Not long thereafter, in 1941, C. H. Andrewes and R.E. Glover published an influential paper describing the modes of transmission of influenza A viruses among ferrets [12]. Influenza and other respiratory viruses are thought to spread from person to person by contact and airborne routes [13, 14]. Direct contact transmission is characterized by the transfer of viable virus from an infected person directly onto a susceptible person’s hand. In indirect contact transmission, infectious virus is conveyed onto the hand of a susceptible person by touching an inanimate object that has been contaminated by an infectious person. In both contact modes, though, the susceptible person introduces the virus into his or her own respiratory tract by transferring it from hand to respiratory mucosa. In contrast, in airborne transmission, inoculation of the susceptible person’s respiratory tract occurs directly from the air, without a hand or other intermediate object that introduces virus into the respiratory tract. In droplet spray transmission, an infected person expels virus-laden respiratory droplets by coughing or sneezing; these infectious droplets then impact directly on the respiratory mucosa of a susceptible person. Aerosol transmission occurs when infectious respiratory droplets exhaled or expelled by an infectious person partially desiccate before settling to ground. These aerosols -- also called droplet nuclei -- are small and light, remaining suspended in the air for minutes to hours. Some aerosols dry out too much, so that the virus is rendered non-viable, while others are removed from the air by ventilation or gravity. However, some aerosols may be inhaled into the respiratory tract of a susceptible person and initiate infection [14].

    Andrewes and Glover confirmed that influenza virus is passed readily between infected and susceptible ferrets in the same cage, but these experiments could not determine whether transmission was occurring by contact or airborne routes; with co-caged animals, all modes of transmission are theoretically possible. When individual ferrets were placed into solid metal cages placed side-by-side, transmission from infected to susceptible animal was rare; however, if open wire-mesh cages were used instead, virus transmission could occur between ferrets caged up to 1.5 m (5 feet) apart, even when the susceptible ferret was placed higher above the ground than the infected one. When windows in the animal room were opened to increase ventilation, though, ferret-to-ferret transmission was abolished. Although these results suggested aerosol transmission, Andrewes and Glover designed an elegant series of experiments to confirm it. They constructed several wooden ducts through which air was pulled slowly at 7 cm/s (14 ft./min.) by an exhaust fan at one end. When an infected ferret was placed at the air-intake end of the duct and a susceptible ferret at the air-exhaust end, influenza virus transmission occurred through a U-shaped duct, 3 m (10 feet) in length from end to end, a result most consistent with infectious airborne virus carried through the duct in or on aerosol-sized particles [12].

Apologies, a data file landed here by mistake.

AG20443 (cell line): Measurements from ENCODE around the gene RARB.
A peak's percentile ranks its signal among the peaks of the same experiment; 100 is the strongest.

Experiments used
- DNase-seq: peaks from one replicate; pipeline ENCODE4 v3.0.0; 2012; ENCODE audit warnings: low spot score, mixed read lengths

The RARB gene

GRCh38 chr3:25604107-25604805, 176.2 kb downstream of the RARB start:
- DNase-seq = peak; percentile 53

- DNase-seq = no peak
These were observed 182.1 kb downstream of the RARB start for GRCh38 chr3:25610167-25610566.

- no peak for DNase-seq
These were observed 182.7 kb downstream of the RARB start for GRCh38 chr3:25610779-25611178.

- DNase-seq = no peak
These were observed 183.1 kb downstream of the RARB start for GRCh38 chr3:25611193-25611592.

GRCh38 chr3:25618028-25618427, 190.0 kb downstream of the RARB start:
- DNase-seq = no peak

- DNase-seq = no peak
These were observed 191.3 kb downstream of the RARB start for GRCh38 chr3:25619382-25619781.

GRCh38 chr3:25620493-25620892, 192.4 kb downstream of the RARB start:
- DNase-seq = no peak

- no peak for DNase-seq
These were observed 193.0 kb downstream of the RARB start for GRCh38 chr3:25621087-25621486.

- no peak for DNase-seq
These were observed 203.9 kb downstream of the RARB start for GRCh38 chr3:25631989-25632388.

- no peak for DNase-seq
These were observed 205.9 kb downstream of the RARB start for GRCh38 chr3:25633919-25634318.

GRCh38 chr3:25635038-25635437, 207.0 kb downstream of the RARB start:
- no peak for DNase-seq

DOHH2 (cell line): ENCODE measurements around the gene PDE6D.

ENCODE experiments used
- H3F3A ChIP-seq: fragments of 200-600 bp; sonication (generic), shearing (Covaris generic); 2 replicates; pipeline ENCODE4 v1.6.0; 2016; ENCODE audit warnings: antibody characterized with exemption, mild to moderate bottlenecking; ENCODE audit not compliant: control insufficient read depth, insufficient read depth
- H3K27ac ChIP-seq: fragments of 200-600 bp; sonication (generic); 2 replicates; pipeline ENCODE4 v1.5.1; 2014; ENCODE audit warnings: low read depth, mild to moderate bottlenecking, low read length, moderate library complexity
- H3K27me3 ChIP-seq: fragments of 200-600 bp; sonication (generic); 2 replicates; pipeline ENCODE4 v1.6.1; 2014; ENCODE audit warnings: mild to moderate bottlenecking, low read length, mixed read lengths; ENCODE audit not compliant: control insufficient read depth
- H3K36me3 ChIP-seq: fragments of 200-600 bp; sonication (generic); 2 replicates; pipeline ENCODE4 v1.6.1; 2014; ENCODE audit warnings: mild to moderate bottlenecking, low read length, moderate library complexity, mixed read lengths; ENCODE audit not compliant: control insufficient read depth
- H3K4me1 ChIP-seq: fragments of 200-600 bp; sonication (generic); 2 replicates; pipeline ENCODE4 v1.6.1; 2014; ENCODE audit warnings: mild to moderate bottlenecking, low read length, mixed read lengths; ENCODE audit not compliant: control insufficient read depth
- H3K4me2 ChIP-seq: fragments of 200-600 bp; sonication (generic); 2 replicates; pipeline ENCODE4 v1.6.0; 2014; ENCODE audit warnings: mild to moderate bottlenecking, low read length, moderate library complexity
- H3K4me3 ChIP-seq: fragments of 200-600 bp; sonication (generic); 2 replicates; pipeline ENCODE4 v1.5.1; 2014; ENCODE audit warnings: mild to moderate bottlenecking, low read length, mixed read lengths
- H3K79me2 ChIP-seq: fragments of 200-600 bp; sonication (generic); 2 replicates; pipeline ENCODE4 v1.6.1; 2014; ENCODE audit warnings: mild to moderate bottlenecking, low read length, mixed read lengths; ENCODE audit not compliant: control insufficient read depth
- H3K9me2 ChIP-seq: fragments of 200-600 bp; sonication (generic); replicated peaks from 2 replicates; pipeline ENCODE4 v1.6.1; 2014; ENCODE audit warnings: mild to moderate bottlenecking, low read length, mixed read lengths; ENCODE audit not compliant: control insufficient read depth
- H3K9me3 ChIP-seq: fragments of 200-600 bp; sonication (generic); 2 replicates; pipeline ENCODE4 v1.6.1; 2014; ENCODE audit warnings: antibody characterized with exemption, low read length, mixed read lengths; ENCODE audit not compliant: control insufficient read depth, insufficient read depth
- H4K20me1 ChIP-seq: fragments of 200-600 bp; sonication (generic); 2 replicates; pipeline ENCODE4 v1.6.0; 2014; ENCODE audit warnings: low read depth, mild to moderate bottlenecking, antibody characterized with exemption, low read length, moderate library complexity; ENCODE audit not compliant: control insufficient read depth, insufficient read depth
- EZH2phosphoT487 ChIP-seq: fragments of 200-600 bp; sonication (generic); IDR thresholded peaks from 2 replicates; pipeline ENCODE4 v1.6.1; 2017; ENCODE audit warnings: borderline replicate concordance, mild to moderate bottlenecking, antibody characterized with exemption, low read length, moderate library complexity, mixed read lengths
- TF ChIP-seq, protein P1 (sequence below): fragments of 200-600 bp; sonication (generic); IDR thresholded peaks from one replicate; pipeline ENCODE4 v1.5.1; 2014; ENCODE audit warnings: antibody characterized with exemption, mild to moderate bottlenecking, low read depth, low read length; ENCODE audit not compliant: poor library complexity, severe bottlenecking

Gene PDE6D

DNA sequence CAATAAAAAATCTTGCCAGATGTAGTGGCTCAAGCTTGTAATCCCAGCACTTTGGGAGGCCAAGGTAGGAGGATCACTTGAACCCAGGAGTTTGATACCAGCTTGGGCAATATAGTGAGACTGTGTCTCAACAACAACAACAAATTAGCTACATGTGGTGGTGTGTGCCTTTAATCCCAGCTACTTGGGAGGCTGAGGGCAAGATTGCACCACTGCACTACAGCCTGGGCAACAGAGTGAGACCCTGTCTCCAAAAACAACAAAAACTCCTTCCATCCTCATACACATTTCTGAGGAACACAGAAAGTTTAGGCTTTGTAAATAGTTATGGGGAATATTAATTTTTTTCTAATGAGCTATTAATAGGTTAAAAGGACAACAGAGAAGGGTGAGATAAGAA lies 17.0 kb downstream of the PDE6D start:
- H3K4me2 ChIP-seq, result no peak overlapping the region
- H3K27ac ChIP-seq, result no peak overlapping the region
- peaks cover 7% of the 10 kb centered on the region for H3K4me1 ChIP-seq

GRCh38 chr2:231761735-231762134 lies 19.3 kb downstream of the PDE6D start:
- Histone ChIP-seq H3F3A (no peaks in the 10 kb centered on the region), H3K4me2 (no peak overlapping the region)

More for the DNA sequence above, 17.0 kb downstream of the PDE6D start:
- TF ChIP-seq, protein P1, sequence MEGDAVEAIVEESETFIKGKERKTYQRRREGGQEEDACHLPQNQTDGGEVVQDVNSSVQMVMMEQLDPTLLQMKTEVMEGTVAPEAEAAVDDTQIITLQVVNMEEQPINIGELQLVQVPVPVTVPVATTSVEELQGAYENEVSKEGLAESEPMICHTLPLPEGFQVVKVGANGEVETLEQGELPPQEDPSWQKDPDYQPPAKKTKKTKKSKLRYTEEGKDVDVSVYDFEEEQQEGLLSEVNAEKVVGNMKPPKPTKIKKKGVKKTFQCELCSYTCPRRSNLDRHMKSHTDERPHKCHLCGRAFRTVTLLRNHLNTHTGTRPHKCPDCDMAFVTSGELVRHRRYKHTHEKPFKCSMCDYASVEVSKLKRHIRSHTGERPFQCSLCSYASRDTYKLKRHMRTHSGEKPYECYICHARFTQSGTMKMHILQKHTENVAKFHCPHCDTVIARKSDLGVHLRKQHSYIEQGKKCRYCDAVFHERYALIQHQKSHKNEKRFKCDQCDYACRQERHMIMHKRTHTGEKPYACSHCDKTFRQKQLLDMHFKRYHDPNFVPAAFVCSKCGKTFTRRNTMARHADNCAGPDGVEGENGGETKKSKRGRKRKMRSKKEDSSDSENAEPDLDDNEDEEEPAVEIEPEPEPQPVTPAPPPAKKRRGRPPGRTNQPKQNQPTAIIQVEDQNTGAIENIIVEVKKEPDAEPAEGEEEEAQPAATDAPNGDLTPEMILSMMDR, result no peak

Although evidence suggests that aerosols can initiate influenza virus infections in both ferrets and humans [15, 16], the relative importance of airborne and contact transmission remains unknown in either species. The airborne transmission model, however, is often used to estimate the pandemic potential of emerging non-human or novel human influenza viruses [17]. Airborne transmissibility among ferrets has generally correlated with transmissibility among humans. For example, the swine-origin influenza A(H1N1) virus that caused the 2009 pandemic was also highly transmissible among ferrets [18–20], while ferret transmissibility is less efficient for influenza viruses that sporadically infect humans from the avian [21–27] or swine [28, 29] reservoirs but do not demonstrate sustained person-to-person spread.